The talkative Indian and transmitting American

The WikiLeaks expose lays bare our collective character and the perils for those in public life


Ajay Singh | March 26, 2011

Imagine if an archive is created of US cables exposed by WikiLeaks, how would it interest scholars like Amartya Sen? The Nobel laureate may have discovered the “argumentative Indian” after studying the tradition of dialectics in ancient Indian books, but the scholars who research wikileak cables may be persuaded to come up with a new formulation – “the talkative Indian”.

Indians love to talk. Perhaps this explains the unusually robust growth of the telecom sector which ultimately spawned the 2G scam. But that is a different story. For, WikiLeaks is all about an outsider’s view of India’s public life. And it does not present a pretty picture.

The leaked cables are an eye-opener in many ways. Had the expose not happened, we would have never been able to confirm the interest of the US in the appointment of a particular person as India’s finance minister. The fact that the tough-talking home minister betrayed his meekness to the US interlocutors on David Coleman Headley would have never seen the light of day. Similarly, the US ambassador appears confident of making India change its stance on Iran through the influence of the secretary of state.

The most significant aspect of the whole episode, however, is the willingness of Indians to reveal all before foreigners in general and the US diplomats in particular. This is particularly interesting in view of the fact that a team of senior Indian police officials was denied even elementary access to the FBI office in connection with the Mumbai blasts at the initial stage. But for an outsider, India appears to be an open country where all top politicians and bureaucrats appear too eager to indulge a US diplomat and more often reveal more than they really know.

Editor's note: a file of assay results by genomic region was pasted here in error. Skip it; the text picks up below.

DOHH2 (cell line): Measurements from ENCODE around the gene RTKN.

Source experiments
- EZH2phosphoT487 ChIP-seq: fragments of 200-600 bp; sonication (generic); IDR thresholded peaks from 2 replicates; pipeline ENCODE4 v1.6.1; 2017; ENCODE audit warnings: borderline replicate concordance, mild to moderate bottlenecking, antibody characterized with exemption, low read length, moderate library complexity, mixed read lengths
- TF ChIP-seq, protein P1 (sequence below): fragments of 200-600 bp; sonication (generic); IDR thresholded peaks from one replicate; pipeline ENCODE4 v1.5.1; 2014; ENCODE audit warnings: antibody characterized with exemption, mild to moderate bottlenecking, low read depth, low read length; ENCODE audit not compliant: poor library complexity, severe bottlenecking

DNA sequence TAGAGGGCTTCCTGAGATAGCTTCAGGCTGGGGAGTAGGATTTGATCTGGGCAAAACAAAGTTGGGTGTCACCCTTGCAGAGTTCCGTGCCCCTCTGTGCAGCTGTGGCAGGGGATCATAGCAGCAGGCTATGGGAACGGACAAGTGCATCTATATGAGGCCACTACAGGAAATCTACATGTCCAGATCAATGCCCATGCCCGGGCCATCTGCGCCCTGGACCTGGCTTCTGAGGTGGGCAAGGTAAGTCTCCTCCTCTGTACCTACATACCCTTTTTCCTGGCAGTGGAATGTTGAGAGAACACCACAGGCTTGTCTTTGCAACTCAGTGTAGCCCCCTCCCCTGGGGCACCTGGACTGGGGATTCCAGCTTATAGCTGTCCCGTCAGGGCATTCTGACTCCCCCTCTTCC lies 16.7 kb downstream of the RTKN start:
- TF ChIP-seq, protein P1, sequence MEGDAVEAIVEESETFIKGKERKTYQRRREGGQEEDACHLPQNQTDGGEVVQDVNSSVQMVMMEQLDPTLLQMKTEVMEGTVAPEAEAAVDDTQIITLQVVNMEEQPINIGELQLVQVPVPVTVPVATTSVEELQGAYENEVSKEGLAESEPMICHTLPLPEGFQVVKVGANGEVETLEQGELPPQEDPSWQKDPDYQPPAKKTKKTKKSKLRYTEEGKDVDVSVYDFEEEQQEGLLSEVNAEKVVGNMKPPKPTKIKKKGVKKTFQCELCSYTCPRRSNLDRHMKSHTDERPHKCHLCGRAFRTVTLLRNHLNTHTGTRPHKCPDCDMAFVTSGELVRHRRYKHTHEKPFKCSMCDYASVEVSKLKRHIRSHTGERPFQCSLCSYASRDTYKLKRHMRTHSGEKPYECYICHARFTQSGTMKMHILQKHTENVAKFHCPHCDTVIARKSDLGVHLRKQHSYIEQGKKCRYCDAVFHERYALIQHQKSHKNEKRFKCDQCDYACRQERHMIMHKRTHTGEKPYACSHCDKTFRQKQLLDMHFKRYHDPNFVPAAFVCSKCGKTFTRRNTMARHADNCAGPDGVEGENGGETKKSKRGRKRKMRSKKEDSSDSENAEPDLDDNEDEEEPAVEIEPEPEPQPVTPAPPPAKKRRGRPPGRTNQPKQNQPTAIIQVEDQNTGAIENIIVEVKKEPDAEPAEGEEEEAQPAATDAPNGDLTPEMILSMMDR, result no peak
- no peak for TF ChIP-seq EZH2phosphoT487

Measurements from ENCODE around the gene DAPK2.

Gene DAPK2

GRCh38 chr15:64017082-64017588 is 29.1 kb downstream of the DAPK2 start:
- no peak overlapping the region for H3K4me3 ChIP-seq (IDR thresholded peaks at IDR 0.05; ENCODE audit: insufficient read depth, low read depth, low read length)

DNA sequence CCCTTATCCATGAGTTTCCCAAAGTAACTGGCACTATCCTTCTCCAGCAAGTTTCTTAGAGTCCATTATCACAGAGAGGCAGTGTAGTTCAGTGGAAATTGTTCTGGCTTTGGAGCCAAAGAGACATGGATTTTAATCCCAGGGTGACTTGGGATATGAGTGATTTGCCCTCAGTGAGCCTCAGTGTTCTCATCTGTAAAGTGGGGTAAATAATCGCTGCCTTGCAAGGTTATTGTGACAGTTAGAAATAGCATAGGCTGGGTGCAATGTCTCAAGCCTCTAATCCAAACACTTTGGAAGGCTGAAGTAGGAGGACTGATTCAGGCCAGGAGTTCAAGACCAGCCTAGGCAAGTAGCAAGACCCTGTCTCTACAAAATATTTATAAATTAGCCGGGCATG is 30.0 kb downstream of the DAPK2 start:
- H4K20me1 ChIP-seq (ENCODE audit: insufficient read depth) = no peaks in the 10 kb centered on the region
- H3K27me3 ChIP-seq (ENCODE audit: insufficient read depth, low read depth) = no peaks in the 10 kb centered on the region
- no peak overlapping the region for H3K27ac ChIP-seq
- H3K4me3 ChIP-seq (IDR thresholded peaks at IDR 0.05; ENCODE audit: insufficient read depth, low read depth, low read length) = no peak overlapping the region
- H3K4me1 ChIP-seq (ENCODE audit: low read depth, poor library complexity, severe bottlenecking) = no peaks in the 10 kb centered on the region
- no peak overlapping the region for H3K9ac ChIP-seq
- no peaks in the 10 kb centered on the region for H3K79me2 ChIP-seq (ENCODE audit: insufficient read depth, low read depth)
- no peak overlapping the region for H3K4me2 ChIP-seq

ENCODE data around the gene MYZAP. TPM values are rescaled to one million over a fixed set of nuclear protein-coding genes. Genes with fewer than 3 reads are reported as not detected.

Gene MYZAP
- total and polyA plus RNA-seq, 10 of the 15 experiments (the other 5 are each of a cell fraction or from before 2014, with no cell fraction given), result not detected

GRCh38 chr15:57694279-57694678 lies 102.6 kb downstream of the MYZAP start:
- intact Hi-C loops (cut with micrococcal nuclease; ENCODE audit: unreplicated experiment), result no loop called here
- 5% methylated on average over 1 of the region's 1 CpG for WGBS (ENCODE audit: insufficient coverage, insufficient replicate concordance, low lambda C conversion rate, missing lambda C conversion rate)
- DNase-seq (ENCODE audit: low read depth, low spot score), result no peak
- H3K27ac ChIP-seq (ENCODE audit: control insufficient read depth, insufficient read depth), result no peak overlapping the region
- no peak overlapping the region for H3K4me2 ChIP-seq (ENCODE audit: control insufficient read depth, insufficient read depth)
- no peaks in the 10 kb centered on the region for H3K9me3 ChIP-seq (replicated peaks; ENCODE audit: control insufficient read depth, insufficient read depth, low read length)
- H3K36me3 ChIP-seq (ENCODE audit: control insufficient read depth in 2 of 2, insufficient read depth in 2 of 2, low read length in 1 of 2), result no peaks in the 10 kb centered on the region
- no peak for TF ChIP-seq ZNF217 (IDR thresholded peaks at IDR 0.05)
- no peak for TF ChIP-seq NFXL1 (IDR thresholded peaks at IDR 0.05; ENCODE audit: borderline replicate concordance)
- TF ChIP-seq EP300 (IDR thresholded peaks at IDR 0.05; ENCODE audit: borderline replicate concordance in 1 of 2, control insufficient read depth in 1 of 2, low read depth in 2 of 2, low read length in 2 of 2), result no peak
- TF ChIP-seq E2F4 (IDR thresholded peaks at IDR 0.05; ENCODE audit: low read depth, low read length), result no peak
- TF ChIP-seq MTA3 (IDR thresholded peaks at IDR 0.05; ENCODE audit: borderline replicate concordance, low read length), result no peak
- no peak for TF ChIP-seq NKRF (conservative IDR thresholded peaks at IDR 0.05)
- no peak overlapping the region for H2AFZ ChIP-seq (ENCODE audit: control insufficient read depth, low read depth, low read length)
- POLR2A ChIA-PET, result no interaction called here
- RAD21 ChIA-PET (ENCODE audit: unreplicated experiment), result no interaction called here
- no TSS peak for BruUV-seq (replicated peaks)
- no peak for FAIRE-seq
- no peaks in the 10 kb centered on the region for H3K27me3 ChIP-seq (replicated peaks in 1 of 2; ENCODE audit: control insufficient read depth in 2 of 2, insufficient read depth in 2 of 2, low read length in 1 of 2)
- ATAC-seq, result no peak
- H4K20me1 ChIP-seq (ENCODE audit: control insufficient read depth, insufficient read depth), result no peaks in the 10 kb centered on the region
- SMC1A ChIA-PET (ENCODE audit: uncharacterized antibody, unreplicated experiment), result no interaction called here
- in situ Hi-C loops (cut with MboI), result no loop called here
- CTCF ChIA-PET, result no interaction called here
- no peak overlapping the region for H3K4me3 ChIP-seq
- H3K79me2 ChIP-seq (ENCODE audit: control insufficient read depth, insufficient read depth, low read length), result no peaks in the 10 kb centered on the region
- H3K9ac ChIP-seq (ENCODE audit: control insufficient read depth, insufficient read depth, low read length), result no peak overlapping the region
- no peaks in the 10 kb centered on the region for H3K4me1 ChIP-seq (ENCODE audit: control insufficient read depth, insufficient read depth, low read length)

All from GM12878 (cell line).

On the other hand, the WikiLeaks expose is also a testimony to the perseverance and efficiency of the US diplomats who maintain a mine of accurate information on India’s public affairs. They have been truthfully reporting their meetings with any person of consequence on Indian affairs in order to enable their bosses in Washington to formulate a coherent policy. Thanks to the leaked cables and the glib leader of opposition in Rajya Sabha, Arun Jaitley, we know that Hindu nationalism has just been a tactical stance for the Bharatiya Janata Party.

That the US diplomats have been truthfully narrating their encounters with important people in the corridors of power has caused a major embarrassment for the Manmohan Singh government. In one such cable, a US diplomat narrated the unlawful manner in which Singh’s government secured the vote of confidence in parliament in 2008.

In fact, this ghost has an uncanny habit of revisiting the culprits when they expect it the least. The manner in which the government won the vote of confidence on the Indo-US nuclear deal  appeared to be questionable parliamentary conduct right from the word go.

That Indian MPs are bought and sold like commodities was evident when some BJP MPs waved wads of currency notes to prove this point. This enduring image of degradation of parliament was ignored by the political leadership in 2008. The Congress leaders were convinced that they had buried the past
after their victory in the Lok Sabha elections in 2009.

But WikiLeaks has exposed the skeletons in the cupboard. These cables cannot be construed as an evidence to prove culpability in the court of law. But these are evidence enough to show the low-esteem in which our politicians are held abroad, particularly in the US.

While WikiLeaks has dented the image of Indian politicians at large, it has not caused loss of face only in the case of the cables dealing with the Gujarat chief minister Narendra Modi. In the entire WikiLeaks controversy, Modi has emerged stronger after the cables not only described him as an able and efficient development-oriented politician but also certified him as “incorruptible”. These cables also indicated the unease of the US administration at having denied Modi visa on the premise of his complicity in anti-Muslim Gujarat riots. While it showed the US’s double-speak on Modi, the Gujarat chief minister found WikiLeaks quite amusing and had the last laugh when he thanked truthful reporting of the conversation he had with the US diplomat.



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